Being queer this year has felt challenging, and the year isn’t over yet.

Right wing politicians and bloggers labeling the community as pedophiles and groomers. Drag queens and transgender kids being used as click bait in the latest culture wars. The Alliance Defending Freedom (ADF) pushing legislation across the country that has nothing to do with good public policy but with scoring political points on the backs of marginalized communities.

Moms for Liberty pushing school boards to remove books with queer content from libraries in the name of parental rights, labeling anything with the slightest hint of anything queer as pornographic. Teachers accused of indoctrinating children because they have a Pride flag hanging in their classroom. Transgender and non-conforming individuals being murdered. (Fourteen this year so far.) Parents of trans children having to decide if they are safe staying in their home states.

Then to put the icing on the cake, the US House elects a Speaker who once was an attorney for the ADF and has a history of anti-queer statements and proposed legislation. I can’t wait to see how having the lunatics in charge of the asylum works for the community in the next year.

All of which becomes almost overwhelming when you see this kind of news over and over again.

However, I was reminded while responding to an email this morning that all is not lost. That individuals – both queer and ally – are out there continually fighting for the community and showing we are not backing down from the fight. Not the first time – and surely not the last – that the queer community has been under attack, and every time we’ve persevered. Even if winning takes a while to achieve.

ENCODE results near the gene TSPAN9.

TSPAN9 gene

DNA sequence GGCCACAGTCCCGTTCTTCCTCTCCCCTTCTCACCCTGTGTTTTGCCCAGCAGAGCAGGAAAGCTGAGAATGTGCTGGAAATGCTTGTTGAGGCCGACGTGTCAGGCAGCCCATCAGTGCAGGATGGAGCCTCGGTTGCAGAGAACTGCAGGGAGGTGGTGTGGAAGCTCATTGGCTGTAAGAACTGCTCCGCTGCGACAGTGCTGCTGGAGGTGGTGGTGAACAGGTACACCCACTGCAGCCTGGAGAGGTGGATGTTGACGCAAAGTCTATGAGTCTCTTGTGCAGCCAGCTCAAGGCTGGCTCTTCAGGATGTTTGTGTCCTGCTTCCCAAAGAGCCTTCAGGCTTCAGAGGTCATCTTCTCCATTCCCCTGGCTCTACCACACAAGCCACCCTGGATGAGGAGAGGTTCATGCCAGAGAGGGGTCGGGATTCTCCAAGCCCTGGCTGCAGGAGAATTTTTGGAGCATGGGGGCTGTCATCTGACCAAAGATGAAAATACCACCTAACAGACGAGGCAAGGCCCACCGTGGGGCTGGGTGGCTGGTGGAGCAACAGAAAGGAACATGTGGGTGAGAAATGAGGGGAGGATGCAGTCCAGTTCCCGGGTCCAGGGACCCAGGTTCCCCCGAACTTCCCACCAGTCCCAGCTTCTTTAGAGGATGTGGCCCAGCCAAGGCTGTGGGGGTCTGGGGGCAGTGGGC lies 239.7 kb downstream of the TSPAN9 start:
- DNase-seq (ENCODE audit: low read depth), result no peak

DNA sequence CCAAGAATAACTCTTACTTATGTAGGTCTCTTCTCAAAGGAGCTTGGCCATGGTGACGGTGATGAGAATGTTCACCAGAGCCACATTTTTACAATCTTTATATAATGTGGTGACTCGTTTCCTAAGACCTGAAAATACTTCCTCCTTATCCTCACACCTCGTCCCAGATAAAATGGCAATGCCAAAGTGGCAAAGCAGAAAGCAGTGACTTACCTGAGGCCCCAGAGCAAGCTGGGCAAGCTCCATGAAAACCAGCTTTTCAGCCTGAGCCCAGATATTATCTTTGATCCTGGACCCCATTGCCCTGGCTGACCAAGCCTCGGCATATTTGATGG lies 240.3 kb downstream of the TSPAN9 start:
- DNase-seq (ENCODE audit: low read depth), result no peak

Plus in the midst of the bad news, we can find nuggets that indicate we are succeeding, and at the same time providing some instances of glee.

Bans on healthcare for transgender teenagers being struck down by multiple courts. Bans on drag queens put on hold as debate goes on about freedom of expression and vague laws that could sweep up everyone from a drag queen to an actor portraying the opposite sex in a play.

Particularly fun for me – and this is where the glee comes in – was watching Ron DeSantis take it in the face when Florida’s drag ban was suspended. I should be better than that. But after watching him run roughshod over the queer community this year in the hope of being president, I have taken a modicum of pleasure watching courts put the kibosh on his agenda.

At a more personal level, even with the negativity being thrown at the queer community, I am amazed at how the architecture, engineering, and construction community are working to create visibility for queer AEC members. I have become connected this year with multiple organizations that continue to elevate the community and provide a platform for queer voices.

AIA LGBTQIA+ Alliances in Dallas, Austin, Houston, Chicago, Atlanta, and Phoenix. Drag queen story hour with the Austin Alliance. The drag stage contest in Dallas – an event I could not have imagined when I started working 26 years ago.

Build Out Alliance in New York, who works to advocate for and promote the queer community in the design and construction industry.

The NYC LGBT Historic Sites Project that documents historic places connected to lesbian, gay, bisexual, and transgender people in New York City starting in the 17th century.

Pride X Design, a fledgling but growing voice in the queer architecture community, helping to elevate and amplify voices within the design community and provide resources for architects across the country.

These are connections that wouldn’t have been made even a year ago. Certainly not five years ago, when I still felt like the only gay architect in Dallas. Instead I have discovered a group of people who can remind me time and again, that I am not the only one. That there are other voices providing a counterbalance to the onslaught of disheartening news we have been hearing.

And to remind everyone that the queer design community is here, we are continuing to connect, and even at the worst moments, that all is not lost.